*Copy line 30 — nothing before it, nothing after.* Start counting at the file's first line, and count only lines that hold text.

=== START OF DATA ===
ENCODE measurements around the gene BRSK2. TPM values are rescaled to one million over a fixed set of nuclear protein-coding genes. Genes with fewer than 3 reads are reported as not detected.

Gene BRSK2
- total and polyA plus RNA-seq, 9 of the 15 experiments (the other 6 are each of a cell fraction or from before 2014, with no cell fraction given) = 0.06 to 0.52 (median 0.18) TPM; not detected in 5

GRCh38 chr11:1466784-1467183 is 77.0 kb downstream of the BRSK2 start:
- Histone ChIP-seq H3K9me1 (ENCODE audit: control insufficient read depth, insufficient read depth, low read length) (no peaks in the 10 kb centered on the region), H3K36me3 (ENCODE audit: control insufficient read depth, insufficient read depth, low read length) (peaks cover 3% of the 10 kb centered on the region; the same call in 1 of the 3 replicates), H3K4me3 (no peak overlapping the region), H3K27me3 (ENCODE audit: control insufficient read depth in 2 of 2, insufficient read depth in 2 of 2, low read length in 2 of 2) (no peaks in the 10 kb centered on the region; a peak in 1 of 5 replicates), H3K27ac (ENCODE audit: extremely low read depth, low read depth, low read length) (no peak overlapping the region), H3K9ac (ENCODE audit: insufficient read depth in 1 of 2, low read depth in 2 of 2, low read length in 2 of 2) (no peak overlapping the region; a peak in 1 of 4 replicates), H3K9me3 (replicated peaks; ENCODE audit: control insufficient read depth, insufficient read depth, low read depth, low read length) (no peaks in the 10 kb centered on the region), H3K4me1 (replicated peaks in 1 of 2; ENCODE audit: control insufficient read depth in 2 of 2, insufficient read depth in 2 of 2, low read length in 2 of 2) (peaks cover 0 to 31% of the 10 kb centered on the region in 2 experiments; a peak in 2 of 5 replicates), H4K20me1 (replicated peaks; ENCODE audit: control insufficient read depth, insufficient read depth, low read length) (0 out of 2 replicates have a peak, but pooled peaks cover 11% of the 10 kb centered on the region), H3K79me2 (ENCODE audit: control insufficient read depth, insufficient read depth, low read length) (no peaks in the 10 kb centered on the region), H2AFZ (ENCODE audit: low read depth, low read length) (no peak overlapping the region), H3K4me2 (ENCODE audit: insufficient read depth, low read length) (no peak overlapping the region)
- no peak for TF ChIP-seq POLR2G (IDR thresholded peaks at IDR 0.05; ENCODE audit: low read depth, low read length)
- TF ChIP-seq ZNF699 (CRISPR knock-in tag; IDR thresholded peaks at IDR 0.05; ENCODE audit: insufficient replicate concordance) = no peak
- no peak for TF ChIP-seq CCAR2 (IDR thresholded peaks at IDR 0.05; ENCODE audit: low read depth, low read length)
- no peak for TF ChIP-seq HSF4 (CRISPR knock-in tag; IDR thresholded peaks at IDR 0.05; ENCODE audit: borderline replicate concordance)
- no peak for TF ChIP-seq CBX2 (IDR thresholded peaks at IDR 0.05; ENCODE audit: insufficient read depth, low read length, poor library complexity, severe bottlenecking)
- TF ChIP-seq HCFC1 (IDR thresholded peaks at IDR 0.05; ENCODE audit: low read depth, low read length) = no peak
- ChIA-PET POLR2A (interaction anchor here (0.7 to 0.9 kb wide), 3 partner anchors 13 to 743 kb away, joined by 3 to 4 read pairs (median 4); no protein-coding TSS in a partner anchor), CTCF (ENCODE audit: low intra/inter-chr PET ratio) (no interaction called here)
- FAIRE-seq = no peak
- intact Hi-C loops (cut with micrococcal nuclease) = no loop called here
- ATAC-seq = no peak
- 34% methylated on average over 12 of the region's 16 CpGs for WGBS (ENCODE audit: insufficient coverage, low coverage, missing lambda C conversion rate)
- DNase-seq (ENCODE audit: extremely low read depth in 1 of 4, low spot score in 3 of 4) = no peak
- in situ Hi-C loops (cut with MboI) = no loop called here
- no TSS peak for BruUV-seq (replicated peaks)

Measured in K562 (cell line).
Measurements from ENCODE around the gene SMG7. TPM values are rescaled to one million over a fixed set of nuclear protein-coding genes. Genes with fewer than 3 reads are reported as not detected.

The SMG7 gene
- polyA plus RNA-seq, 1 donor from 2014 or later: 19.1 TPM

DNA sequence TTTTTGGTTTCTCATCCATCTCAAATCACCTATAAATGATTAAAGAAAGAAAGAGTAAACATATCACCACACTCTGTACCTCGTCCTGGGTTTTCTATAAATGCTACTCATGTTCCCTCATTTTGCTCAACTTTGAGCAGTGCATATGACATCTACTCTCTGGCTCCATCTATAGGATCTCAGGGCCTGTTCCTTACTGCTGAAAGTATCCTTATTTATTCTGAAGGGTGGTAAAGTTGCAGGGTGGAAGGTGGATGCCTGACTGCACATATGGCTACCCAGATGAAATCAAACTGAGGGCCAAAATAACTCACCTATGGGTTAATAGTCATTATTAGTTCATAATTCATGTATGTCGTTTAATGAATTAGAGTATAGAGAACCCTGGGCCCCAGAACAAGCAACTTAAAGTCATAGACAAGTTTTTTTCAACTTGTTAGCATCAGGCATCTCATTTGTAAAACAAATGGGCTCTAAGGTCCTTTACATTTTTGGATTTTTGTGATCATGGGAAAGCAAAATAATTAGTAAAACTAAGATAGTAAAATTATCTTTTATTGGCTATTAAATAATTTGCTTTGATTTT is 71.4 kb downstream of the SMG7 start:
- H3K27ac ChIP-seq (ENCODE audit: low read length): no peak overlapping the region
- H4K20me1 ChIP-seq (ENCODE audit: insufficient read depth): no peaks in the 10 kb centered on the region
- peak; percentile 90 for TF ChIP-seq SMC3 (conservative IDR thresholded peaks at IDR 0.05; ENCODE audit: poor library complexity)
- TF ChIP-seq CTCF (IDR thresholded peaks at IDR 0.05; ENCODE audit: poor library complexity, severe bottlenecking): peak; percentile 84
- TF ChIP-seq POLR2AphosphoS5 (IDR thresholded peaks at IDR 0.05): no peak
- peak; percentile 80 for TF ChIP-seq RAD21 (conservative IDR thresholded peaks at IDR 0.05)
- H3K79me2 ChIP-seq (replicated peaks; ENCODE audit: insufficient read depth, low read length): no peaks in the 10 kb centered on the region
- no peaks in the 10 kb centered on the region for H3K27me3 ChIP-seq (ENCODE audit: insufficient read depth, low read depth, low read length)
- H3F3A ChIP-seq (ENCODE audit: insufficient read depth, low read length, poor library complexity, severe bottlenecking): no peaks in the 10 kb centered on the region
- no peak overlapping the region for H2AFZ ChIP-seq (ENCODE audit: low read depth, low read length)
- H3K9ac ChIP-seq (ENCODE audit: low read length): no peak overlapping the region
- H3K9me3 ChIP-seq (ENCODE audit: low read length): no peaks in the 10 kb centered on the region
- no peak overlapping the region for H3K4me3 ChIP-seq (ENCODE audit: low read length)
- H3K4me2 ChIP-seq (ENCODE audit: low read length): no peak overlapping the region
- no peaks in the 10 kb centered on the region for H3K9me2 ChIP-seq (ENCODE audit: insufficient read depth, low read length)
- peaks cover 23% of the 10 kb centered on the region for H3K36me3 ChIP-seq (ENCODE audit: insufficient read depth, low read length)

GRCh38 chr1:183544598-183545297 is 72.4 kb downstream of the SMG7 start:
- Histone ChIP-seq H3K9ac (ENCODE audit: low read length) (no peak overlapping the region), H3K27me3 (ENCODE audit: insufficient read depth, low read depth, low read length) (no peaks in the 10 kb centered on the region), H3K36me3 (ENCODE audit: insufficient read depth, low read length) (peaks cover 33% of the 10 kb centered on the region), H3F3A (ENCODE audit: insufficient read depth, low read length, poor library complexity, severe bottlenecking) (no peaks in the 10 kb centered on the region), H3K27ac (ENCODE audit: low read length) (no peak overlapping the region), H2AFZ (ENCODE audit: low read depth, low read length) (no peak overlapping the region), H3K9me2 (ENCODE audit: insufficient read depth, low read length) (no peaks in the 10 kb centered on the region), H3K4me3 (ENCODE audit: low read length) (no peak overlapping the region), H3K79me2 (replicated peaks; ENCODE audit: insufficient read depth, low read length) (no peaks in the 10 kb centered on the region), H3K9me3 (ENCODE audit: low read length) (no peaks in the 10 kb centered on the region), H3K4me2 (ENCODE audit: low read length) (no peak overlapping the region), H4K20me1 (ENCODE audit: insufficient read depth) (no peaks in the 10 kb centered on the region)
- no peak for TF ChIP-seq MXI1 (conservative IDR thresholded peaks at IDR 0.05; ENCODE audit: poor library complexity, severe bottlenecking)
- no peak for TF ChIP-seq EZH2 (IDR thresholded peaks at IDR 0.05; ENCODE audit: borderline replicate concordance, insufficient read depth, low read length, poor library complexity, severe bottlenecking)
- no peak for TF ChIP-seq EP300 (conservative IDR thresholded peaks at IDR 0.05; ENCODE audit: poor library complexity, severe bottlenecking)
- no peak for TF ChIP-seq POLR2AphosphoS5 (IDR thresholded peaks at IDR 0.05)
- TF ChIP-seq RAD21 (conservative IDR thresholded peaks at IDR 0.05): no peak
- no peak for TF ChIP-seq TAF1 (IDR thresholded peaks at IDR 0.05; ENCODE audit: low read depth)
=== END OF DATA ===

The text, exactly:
- peak; percentile 80 for TF ChIP-seq RAD21 (conservative IDR thresholded peaks at IDR 0.05)